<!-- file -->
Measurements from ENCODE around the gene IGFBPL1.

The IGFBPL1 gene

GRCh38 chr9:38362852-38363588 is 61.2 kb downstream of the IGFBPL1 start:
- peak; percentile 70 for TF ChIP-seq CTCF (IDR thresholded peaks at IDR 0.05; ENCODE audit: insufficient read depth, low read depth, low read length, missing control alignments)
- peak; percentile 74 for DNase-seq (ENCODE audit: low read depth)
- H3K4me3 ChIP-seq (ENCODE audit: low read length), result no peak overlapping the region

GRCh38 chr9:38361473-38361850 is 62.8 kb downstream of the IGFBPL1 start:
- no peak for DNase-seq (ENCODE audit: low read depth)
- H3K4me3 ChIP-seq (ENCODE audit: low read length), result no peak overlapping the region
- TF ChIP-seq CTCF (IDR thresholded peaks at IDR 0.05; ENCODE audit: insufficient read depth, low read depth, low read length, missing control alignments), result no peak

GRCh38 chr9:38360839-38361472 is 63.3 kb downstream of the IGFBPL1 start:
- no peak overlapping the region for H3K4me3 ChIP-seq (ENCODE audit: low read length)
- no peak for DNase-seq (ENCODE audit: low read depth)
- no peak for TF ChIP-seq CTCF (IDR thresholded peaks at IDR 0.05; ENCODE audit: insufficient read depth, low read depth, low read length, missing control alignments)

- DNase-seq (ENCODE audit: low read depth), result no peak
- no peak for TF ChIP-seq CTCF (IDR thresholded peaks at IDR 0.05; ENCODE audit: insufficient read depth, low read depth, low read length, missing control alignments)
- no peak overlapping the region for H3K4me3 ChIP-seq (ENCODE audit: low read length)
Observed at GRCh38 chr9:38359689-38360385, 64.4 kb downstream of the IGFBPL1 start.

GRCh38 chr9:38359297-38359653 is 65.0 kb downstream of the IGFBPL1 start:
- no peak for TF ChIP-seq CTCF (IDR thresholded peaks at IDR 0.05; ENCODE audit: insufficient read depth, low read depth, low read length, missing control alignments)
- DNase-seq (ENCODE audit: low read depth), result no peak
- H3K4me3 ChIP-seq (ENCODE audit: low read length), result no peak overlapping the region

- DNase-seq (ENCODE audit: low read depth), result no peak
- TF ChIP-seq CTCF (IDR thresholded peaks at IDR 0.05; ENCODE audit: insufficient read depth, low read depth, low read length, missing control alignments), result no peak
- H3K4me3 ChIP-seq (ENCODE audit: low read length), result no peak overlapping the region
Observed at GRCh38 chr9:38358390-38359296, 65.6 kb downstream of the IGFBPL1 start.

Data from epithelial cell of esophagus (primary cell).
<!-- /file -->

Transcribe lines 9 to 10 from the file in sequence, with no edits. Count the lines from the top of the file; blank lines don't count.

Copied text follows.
- H3K4me3 ChIP-seq (ENCODE audit: low read length), result no peak overlapping the region
- TF ChIP-seq CTCF (IDR thresholded peaks at IDR 0.05; ENCODE audit: insufficient read depth, low read depth, low read length, missing control alignments), result no peak